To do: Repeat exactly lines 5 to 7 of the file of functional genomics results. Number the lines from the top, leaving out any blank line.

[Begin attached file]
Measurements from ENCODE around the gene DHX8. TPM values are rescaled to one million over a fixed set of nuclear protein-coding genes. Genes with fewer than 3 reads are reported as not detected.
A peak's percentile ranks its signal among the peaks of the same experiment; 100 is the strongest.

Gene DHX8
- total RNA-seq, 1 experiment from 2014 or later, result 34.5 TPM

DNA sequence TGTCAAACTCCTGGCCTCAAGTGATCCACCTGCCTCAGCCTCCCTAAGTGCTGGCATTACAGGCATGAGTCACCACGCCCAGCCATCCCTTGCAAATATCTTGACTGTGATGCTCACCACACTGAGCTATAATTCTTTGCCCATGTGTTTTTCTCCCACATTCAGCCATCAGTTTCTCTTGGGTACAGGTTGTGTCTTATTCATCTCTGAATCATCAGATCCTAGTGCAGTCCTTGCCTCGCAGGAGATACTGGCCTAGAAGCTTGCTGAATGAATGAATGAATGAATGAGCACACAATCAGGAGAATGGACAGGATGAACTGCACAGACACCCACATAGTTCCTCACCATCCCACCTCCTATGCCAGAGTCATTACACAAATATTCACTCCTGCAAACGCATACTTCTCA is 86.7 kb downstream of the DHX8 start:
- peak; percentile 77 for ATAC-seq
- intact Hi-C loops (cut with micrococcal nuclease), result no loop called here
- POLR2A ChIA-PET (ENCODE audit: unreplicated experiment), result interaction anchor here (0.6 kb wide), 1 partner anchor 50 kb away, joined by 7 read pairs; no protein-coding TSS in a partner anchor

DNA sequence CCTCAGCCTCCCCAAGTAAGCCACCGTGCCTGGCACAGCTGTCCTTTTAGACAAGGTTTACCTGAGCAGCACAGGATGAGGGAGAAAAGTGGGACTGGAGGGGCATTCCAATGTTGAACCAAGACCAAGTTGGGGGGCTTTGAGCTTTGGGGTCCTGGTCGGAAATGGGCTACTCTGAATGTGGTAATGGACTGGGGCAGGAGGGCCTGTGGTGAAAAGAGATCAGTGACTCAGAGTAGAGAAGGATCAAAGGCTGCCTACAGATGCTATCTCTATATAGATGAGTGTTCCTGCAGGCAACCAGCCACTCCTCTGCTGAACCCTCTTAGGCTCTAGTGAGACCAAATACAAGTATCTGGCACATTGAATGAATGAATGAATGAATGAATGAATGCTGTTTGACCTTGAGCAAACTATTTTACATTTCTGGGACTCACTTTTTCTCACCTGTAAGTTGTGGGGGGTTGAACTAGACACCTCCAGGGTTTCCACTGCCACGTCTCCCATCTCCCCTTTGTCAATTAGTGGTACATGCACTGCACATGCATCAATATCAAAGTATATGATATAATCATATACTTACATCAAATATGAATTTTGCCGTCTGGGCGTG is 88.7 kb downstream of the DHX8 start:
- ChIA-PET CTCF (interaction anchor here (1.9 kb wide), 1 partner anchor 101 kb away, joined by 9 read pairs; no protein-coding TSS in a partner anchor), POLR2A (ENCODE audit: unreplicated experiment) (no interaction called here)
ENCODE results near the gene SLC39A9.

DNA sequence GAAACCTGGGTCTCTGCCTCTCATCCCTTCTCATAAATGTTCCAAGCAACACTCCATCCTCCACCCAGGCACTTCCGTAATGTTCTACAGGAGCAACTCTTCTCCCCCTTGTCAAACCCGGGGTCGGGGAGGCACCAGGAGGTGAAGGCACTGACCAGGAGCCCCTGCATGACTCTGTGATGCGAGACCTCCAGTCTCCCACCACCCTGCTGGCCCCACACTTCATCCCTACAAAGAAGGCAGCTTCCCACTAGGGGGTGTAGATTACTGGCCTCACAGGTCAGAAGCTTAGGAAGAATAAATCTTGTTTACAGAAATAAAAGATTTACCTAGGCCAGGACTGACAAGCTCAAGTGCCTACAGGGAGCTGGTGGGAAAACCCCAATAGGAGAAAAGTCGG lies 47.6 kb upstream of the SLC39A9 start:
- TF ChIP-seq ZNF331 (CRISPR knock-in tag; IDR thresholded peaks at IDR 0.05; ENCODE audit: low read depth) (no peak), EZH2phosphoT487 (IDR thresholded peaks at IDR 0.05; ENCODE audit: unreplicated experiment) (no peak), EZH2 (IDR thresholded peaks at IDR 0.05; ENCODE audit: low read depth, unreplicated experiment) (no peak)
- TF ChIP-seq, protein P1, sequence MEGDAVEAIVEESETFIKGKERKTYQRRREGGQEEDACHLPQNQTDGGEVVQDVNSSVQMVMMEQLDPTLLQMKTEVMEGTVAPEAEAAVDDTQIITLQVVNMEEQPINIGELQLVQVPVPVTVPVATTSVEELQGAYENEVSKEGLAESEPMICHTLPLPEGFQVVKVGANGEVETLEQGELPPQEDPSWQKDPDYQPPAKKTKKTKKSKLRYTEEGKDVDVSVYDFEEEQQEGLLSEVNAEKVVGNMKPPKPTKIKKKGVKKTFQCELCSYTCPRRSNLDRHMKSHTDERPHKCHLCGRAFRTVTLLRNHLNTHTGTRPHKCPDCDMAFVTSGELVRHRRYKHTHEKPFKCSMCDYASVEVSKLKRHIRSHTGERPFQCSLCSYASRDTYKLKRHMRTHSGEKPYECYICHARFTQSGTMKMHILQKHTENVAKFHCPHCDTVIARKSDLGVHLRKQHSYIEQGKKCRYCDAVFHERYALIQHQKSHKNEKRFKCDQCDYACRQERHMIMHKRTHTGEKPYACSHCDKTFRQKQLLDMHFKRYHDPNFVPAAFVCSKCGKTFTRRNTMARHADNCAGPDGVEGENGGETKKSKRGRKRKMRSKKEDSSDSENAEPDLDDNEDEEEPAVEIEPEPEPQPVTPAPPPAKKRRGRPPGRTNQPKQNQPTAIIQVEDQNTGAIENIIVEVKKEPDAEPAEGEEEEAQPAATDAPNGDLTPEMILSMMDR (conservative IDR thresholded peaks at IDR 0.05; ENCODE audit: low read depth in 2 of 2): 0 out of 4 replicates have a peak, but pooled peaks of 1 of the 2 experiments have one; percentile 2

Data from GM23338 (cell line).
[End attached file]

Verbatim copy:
DNA sequence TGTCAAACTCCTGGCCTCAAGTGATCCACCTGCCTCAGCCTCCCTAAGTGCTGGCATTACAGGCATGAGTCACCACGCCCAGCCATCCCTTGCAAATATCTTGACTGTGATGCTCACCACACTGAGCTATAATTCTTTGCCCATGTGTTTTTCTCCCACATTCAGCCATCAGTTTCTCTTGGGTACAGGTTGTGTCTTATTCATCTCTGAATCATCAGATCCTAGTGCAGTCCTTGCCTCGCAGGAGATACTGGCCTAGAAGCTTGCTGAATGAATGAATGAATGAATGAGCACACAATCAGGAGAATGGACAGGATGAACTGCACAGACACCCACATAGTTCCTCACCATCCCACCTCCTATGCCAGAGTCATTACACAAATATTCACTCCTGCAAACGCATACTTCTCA is 86.7 kb downstream of the DHX8 start:
- peak; percentile 77 for ATAC-seq
- intact Hi-C loops (cut with micrococcal nuclease), result no loop called here